Posted May 5, 2021

One student empowers others after her disrupted study abroad experience

After her study abroad trip ended early due to COVID, Jennifer Hall has worked hard to give students of color the opportunities that she didn’t have.

Hall sitting on a railing, kicking out her legs and grinning.
Photography By: 
Ryan S. Brandenberg
Due to COVID-19, Jennifer Hall had to rush back home to Delaware before her semester abroad could be completed.

Jennifer Hall, Class of 2021, is the living embodiment of “Perseverance Conquers,” taking the initiative in turning her disrupted study abroad experience into opportunities for others.

In the spring semester of 2020, Hall began studying abroad in Temple Rome and participated in the Culture and Identity Envoy Program, an experience designed for students to meet members of Rome’s marginalized communities including refugees, members of migrant groups, and various African Italian individuals. Through the program, Hall was able to reexamine her own life, and her local community back home, and see it through a new lens.

“The experience made me reflect on the privileges I had growing up, where I never had to worry about citizenship or migration from one country to another. When I struggled to find a place for people like myself, it was never due to my citizenship status,” said Hall. “In Rome, I saw the lack of spaces for Afro-Italian people to come together, and I thought, ‘Wow, there is so much more work to be done here for Italian people of color.’”

She spent her first two months abroad acclimating to the culture of Rome and developing a new routine as she learned to embrace the local culture. Then just as quickly, COVID-19 cut short her trip. “Just as I was starting to become comfortable, I had to go,” said Hall.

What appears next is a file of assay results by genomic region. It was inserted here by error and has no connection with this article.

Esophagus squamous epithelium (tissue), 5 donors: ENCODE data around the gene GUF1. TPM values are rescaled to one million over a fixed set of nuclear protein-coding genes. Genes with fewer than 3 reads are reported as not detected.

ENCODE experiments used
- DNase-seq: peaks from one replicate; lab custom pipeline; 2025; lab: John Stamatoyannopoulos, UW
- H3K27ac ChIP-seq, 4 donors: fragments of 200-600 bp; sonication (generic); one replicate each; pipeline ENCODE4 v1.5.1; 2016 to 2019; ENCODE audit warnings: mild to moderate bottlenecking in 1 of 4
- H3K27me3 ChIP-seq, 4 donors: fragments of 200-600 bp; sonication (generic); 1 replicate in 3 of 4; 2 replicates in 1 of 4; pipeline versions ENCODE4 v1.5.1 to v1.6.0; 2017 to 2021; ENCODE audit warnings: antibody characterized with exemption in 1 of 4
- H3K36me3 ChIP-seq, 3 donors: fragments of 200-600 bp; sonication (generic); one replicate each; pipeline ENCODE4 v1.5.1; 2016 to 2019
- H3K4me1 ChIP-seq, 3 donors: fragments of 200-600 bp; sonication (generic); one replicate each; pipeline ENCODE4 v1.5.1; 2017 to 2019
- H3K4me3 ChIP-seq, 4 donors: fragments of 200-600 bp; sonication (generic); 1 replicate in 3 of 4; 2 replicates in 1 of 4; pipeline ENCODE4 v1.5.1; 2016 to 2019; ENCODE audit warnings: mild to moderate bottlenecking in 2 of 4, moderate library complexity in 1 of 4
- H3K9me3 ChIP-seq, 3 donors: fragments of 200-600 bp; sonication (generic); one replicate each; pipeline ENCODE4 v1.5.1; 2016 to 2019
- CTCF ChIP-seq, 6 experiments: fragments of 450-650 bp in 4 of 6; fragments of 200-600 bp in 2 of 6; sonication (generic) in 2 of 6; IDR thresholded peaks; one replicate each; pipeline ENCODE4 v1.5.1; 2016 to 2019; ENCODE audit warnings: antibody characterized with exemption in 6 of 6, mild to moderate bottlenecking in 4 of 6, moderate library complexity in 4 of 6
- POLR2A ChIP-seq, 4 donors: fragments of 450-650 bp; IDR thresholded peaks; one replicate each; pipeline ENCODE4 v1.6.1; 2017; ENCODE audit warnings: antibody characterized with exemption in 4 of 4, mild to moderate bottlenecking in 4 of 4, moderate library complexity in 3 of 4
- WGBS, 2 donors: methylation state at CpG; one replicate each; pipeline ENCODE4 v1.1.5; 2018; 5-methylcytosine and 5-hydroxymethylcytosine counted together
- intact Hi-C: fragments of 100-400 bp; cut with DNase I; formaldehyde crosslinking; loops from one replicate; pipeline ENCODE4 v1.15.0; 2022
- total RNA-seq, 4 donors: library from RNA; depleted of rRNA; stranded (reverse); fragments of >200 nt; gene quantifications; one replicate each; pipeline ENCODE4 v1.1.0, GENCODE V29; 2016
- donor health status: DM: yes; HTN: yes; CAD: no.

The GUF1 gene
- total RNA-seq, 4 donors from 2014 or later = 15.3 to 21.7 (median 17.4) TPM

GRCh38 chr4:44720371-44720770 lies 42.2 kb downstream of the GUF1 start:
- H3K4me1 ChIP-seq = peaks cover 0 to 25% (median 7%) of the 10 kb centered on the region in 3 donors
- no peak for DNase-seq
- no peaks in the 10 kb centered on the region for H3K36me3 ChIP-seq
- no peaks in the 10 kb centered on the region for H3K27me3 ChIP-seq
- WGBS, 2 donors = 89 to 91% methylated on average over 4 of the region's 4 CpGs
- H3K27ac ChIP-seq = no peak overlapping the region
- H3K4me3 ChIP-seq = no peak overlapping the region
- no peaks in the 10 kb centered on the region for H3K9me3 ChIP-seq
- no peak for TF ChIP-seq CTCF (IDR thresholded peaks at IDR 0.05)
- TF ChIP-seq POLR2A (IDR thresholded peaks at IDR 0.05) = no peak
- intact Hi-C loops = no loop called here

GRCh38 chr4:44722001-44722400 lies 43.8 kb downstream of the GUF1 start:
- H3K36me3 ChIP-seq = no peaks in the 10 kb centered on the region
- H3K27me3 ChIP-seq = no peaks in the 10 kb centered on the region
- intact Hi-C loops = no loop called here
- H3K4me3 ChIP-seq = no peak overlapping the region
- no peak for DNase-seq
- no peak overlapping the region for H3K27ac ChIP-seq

“Returning home to Delaware in these tumultuous times, Hall sought a sense of community to talk about her experiences as a Black student living in Italy, and then not having that exposure anymore,” said Evan Bossio, front desk coordinator of the Education Abroad and Overseas Campuses (EAOC) Department. “She wanted to know if other people went through similar situations.”

However, there were not many existing opportunities for connecting with other people of color who were study abroad alumni. In this absence, Hall set out to create these communities and events that she craved, both for a sense of understanding and to help guide future study abroad students.

“Hall has taken the initiative to start up her own projects,” said Bossio. “She’s been a great influence on this department in terms of practicing anti-racism, and her willingness to put herself out there makes her stand out as a leader.”

Shortly after returning to the U.S., Hall began working as a peer advisor for the EAOC, answering the many questions students have about studying abroad. In this role, Hall has highlighted the unique difficulties that underrepresented groups face when they live in other countries.